Lunchtime Dungeon Crawl Campaign
there. Ive been gaming since I was in junior high, back in 1979.
For the last decade of that stretch of time, Ive been doing it professionally,
first as an editor and then a creative director for TSR/Wizards of the
Coast. I cut my teeth on the 1st-edition AD&D rules; I never
even owned a boxed set. Ive played in or run lots of different kinds
of games over the last 22 years, which doesnt make me special, but
does make me feel old sometimes. For the past five years or so, Ive
been running a very entertaining D&D game one lunchtime a week
for my coworkers.
working for a game company can have an adverse effect on your ability
to game. Or maybe having children causes it. Whatever the reason, I realized
one day back in the hallowed halls of TSR, Inc., that I wasnt getting
enough Dungeons & Dragons in my life, and I had a hankering
to start up a little game. I sent a message around to all my coworkers,
suggesting that anyone who cared to participate should roll up a 1st-level
character and join me over lunch. The response was a little overwhelming.
I wound up with about 16 people that first day, and the thought briefly
crossed my mind that splitting the group into two separate campaigns would
be a smart idea. The situation, however, soon worked itself out without
the necessity for a split.
first day, I had a fellow who played a thief who mumbled (he roleplayed
the part too well; none of us could really figure out what he wanted his
character to do), a wizard and a fighter who were conjoined twins attached
at the tips of their pinkies, and a lot of other silly stuff. Hey, you
try to work up a serious game setting with a room full of professional
designers! There were lots of jokes, but we were having fun, and no one
cared that things moved at a crawl. Unfortunately, my DMing skills were
a little rusty, and I wound up killing off several of the characters before
they managed to get to the dungeon. Some of their players decided not
to come back. That, coupled with the fact that -- as with all organized
activities -- there was a substantial drop-off by the third session, left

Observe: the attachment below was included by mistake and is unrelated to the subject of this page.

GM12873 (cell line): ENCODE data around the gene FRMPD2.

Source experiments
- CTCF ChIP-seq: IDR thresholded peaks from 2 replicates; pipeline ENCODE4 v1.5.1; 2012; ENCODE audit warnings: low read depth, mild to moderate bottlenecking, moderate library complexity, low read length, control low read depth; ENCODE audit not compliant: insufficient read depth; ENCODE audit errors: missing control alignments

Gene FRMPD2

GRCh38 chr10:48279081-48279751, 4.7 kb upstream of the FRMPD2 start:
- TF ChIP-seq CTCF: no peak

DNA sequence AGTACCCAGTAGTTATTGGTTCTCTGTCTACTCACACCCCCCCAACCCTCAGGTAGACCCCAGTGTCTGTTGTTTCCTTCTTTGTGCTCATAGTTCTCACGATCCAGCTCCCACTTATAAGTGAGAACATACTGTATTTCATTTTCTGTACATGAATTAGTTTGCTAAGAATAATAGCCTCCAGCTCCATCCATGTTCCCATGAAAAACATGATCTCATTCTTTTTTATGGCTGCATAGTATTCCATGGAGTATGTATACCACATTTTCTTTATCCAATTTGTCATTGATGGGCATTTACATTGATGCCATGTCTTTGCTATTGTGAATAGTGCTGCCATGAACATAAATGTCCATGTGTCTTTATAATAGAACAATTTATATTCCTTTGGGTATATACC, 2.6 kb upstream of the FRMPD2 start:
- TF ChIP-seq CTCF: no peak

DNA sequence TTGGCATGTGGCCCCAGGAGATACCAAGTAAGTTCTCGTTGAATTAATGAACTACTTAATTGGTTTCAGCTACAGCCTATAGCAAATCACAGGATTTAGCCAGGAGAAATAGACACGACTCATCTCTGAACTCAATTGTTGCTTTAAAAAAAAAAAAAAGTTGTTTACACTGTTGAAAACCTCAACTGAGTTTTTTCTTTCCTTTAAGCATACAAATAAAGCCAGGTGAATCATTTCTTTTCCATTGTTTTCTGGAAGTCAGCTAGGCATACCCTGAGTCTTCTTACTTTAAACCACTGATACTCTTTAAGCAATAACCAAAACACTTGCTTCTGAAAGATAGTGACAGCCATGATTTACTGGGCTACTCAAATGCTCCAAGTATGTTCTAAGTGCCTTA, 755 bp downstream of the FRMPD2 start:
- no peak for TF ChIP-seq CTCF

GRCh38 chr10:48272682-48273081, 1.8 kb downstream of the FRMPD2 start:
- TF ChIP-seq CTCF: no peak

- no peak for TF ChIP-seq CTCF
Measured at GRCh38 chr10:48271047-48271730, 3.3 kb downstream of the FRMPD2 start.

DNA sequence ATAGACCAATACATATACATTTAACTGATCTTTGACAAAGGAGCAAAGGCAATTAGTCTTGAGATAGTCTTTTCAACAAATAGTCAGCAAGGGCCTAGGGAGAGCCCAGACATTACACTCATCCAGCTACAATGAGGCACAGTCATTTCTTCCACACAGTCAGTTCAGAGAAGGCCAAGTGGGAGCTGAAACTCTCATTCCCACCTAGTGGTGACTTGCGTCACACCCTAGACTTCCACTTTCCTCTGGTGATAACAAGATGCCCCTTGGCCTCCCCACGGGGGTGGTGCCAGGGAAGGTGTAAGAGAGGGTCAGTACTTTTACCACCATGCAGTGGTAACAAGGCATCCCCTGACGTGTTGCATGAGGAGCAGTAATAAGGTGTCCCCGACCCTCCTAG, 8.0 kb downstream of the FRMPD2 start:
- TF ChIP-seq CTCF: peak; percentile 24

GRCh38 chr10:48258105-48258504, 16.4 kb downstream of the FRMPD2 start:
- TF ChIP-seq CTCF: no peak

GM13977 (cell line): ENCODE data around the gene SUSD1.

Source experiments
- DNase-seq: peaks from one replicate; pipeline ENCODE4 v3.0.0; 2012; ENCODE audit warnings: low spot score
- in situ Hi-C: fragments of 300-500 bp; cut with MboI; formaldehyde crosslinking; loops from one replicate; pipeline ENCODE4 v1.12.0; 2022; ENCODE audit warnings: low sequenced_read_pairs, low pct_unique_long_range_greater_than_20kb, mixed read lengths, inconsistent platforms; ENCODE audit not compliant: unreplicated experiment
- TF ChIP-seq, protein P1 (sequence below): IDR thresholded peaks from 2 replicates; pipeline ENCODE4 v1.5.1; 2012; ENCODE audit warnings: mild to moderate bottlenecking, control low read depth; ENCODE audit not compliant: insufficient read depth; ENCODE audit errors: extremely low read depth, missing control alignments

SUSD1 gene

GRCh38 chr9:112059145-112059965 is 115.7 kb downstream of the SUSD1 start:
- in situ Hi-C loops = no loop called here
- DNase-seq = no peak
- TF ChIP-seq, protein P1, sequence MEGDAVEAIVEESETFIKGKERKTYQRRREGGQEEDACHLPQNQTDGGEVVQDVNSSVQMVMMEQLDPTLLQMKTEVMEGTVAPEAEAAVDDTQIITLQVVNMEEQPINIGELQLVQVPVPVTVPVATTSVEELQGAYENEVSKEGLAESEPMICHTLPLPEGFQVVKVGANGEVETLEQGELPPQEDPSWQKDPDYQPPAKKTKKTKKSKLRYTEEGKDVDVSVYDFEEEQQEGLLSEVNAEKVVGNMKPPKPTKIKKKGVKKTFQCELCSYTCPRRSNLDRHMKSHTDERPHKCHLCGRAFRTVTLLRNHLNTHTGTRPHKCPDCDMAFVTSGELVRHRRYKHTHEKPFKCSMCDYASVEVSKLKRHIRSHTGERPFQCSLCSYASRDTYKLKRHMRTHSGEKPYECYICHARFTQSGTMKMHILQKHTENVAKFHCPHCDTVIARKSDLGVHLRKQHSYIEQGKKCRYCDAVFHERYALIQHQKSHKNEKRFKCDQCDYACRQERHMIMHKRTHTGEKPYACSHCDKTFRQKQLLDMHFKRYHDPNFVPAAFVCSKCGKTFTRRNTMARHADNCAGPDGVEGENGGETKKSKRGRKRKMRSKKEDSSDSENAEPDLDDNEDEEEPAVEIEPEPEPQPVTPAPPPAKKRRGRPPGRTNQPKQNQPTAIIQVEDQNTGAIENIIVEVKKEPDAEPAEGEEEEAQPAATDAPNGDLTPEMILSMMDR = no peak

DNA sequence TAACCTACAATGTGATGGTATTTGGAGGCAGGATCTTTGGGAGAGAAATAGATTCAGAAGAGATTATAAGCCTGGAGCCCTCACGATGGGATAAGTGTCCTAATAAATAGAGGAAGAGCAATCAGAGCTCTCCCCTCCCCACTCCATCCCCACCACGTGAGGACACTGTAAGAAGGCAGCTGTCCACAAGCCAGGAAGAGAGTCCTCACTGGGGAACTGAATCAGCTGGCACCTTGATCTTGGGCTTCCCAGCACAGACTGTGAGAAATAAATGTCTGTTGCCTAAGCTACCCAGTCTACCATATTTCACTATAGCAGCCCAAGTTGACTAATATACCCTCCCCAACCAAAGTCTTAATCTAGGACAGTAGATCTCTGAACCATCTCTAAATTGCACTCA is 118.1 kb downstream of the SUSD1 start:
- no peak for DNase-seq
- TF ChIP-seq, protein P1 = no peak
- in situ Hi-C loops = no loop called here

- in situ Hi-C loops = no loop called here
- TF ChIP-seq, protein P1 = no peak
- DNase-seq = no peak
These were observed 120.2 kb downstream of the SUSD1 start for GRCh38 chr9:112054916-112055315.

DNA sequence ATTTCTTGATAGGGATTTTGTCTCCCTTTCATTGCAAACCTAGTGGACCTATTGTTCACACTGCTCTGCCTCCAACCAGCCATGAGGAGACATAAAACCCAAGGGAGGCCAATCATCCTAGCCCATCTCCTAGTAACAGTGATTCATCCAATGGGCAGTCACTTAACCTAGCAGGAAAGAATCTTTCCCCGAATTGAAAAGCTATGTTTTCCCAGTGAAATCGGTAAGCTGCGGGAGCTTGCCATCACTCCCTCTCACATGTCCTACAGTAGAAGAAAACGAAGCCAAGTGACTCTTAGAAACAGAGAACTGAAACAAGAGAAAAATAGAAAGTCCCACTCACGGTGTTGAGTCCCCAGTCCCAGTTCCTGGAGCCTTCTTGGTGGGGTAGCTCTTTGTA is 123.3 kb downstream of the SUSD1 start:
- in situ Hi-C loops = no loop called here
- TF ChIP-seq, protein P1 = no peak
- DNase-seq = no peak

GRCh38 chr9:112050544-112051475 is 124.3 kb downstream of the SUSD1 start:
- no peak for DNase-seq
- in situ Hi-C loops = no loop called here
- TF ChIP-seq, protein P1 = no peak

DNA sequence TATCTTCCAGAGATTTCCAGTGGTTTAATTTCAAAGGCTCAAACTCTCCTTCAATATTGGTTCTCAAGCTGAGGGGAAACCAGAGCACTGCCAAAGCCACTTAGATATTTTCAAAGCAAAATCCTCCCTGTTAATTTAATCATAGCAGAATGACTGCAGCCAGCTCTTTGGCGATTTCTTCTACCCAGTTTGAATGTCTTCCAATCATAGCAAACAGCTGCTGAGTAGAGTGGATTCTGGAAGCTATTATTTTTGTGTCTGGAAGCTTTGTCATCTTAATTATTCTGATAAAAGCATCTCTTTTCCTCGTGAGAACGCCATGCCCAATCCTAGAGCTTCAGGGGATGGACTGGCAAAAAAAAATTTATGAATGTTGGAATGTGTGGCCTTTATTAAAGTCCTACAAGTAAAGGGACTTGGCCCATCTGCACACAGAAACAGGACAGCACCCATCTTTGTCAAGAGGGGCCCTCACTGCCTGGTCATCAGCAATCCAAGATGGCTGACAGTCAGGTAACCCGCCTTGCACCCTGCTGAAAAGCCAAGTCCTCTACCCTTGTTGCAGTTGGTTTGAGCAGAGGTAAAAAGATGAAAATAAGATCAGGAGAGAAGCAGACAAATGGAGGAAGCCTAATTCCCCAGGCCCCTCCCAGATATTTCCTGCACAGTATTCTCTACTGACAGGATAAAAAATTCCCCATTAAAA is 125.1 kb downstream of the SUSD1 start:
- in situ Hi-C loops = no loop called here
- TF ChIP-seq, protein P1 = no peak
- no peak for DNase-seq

me with about the right number of people.
the years since then, people have dropped out, and others have jumped
in to take their place. Not one of the original participants is still
involved, with the obvious exception of me. As the title suggests, its
not much more than hacking and slashing. Story continuity has never been
at the forefront of anyones mind in this campaign. The game migrated
west when Wizards of the Coast bought TSR, and there has been the occasional
hiatus, but overall, its kept going. These days, we use the sessions
as a means to have fun and also to get more proficient with the new edition
of the rules.
Say Its a Dungeon Crawl . . .
and when I say it, Im not using the term lightly. There are constraints
to running a game for only one hour a week. You cant waste time
on trivial things like roleplaying or bookkeeping. No one wants to spend
any more effort than is necessary on background material. I dont
make the characters "figure out" magic; they just learn what
it is when they find it. There is no explanation for how the characters
met or how they found the dungeon; they just live to explore it.
found that the optimum number of active participants in this campaign
is eight. On any given week, one or two of those people will be on vacation,
out sick, have a conflicting meeting, or are just too bogged down in work
to be able to play. No problem. Even losing half our number still leaves
us with a standard party. From week to week, it is rare for the same set
of characters to enter the dungeon. Usually, a session consists of exploring
one or two rooms and then heading back to town. If, by chance, we have
to stop in the middle of a battle, I just make a copy of the map, and
characters who are missing from the previous week are replaced by new
ones. It may sound a little goofy, but it works. Like I said, continuity
is no big thing.
- The campaign really
is a great big dungeon, with no rhyme or reason. I have filled a number
of poster-sized sheets of graph paper with lots of rooms containing
tricks, traps, critters, and treasure. I get to go hog wild with this,
coming up with every sort of bizarre feature imaginable: Rooms where
gravity is reversed, huge lakes, strange teleportation devices, magical
keys that must be collected and used in unison, and even a giant magical
chipper/shredder have been a part of my dungeon. You name it, its
probably been put in there. When I get tired of something, I just stick
some sort of magical portal in the next room my adventurers wander into,
and zap! Theyre in the middle of a brand new map. Works like a
charm every time.
more about the Lunchtime Dungeon Crawl: